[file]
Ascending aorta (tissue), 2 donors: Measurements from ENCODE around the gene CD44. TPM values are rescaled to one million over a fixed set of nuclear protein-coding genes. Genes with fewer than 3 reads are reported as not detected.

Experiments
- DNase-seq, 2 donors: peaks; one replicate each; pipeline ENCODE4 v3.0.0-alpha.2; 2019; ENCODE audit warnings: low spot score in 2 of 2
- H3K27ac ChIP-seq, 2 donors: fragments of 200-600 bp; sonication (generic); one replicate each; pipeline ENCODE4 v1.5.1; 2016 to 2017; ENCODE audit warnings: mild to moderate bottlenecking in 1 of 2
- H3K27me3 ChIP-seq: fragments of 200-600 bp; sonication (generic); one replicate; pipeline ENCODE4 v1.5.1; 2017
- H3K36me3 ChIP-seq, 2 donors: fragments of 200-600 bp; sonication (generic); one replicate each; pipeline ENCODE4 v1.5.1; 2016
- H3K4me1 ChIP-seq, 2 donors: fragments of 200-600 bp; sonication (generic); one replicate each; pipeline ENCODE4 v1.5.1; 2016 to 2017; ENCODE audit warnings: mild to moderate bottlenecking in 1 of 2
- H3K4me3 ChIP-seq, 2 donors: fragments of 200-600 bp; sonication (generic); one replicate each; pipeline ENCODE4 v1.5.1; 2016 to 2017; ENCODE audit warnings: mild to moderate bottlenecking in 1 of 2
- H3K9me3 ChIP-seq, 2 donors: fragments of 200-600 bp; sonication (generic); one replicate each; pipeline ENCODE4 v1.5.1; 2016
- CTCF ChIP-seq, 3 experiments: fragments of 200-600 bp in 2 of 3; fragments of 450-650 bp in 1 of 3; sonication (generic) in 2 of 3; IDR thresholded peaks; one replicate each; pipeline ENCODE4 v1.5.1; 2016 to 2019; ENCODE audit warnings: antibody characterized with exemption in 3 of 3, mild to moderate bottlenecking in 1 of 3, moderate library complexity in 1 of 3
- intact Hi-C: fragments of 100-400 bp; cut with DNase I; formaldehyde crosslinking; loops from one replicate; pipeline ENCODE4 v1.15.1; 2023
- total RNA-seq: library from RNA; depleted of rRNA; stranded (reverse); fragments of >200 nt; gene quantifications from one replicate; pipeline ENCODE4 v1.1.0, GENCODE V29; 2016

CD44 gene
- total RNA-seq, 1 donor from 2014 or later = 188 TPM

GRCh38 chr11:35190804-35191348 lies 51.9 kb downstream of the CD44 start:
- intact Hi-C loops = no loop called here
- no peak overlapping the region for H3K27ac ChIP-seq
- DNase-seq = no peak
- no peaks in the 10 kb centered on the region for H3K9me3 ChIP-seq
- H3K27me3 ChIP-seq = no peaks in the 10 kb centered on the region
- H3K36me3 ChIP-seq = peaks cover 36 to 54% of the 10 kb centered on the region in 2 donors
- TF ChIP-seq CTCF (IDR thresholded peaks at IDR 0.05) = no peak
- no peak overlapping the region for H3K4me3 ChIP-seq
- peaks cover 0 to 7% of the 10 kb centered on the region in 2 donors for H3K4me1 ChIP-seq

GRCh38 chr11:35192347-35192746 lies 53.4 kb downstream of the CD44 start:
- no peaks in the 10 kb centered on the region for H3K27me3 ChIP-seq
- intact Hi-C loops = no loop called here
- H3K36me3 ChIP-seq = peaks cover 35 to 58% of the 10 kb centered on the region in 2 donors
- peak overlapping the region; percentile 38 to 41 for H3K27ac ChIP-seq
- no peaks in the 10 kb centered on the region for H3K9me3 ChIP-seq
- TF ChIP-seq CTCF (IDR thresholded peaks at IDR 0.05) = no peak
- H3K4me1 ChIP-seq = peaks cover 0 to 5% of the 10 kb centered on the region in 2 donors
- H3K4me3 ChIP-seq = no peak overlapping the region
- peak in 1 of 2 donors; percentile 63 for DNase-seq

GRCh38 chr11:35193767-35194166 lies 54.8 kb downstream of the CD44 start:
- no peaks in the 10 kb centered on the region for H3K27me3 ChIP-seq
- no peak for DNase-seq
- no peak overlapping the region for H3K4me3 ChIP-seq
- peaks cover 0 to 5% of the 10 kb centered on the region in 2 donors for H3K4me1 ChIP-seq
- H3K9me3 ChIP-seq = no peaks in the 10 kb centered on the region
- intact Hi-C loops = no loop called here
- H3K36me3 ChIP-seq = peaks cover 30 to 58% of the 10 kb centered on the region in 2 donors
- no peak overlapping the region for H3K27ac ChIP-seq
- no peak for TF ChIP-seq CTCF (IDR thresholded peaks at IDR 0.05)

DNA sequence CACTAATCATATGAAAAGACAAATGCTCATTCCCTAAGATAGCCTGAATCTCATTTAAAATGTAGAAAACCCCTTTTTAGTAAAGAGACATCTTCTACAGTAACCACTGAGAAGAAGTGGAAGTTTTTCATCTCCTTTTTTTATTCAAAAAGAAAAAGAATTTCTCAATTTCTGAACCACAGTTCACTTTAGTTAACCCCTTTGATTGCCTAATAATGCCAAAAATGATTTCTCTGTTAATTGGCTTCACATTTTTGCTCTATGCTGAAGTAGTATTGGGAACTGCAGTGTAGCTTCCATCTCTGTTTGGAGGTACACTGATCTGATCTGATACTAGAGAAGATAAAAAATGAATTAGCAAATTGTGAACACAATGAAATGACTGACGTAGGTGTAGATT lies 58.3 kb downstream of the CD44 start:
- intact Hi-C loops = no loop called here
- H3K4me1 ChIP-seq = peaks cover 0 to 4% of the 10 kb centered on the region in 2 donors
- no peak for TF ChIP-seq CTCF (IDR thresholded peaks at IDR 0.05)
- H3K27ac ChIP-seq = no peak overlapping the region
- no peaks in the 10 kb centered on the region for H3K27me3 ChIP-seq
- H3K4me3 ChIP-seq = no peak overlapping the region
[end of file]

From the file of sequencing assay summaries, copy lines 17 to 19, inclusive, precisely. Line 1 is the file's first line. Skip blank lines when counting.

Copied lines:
- no peak overlapping the region for H3K27ac ChIP-seq
- DNase-seq = no peak
- no peaks in the 10 kb centered on the region for H3K9me3 ChIP-seq